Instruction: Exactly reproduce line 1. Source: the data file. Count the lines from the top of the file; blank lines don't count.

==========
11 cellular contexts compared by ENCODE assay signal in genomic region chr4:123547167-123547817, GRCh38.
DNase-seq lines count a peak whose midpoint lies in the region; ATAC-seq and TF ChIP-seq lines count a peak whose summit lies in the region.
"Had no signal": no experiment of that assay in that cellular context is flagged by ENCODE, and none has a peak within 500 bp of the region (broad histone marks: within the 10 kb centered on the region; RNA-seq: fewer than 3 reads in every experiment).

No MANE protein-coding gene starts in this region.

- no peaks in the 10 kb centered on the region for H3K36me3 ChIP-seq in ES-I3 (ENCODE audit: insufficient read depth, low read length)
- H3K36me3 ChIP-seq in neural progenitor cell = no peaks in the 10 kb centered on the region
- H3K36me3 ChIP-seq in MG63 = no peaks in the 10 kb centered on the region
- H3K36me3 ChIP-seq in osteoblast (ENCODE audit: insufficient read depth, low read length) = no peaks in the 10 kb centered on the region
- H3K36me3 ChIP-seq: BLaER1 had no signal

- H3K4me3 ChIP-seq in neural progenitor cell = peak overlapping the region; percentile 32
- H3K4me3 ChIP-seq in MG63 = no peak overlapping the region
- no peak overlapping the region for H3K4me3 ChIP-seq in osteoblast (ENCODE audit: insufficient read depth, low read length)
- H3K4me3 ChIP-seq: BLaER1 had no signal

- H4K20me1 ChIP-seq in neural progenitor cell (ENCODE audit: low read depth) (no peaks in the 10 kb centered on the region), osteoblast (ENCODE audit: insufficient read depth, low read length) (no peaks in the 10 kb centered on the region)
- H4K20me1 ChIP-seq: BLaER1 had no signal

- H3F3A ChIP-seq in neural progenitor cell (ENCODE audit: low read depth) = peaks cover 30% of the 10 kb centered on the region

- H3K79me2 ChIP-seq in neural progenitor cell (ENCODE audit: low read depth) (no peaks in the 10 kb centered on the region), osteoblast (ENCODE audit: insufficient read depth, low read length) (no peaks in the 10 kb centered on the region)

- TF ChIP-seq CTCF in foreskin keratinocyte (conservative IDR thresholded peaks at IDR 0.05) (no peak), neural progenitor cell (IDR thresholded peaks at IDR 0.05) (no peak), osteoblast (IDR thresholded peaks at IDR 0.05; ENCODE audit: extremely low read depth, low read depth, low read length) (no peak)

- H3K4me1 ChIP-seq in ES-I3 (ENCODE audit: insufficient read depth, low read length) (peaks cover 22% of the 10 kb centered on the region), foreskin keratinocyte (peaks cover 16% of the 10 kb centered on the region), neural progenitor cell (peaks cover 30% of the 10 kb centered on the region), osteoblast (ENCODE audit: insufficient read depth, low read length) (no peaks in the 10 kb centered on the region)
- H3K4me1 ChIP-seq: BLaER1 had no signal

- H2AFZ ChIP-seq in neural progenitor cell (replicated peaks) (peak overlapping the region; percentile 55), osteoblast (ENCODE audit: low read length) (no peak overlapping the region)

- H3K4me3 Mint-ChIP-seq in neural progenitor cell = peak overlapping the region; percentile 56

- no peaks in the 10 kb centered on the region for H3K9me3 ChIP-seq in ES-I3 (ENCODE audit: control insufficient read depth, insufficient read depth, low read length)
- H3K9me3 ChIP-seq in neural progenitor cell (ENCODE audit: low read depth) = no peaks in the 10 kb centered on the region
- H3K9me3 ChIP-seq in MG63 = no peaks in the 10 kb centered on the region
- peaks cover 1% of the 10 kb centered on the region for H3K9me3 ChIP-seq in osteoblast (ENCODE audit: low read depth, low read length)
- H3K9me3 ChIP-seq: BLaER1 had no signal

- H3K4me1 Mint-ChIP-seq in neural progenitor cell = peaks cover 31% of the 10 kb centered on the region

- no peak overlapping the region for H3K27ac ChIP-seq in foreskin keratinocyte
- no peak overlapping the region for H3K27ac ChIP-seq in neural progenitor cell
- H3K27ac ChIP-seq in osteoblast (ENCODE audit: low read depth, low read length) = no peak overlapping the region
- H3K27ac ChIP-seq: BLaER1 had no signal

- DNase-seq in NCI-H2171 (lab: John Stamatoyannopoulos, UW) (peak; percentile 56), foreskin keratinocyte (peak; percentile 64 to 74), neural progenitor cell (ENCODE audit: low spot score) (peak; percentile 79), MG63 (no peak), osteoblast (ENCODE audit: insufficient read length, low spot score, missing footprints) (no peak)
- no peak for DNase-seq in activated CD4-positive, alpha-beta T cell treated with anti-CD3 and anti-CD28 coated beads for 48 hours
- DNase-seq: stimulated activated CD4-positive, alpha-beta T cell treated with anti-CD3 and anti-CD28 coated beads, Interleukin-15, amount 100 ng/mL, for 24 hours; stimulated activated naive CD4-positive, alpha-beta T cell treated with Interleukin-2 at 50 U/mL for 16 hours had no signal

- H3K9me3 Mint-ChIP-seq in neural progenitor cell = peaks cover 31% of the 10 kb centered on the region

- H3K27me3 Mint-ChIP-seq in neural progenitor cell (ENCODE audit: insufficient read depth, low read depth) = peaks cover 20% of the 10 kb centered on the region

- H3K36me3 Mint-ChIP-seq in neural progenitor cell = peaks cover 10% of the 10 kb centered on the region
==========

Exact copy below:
11 cellular contexts compared by ENCODE assay signal in genomic region chr4:123547167-123547817, GRCh38.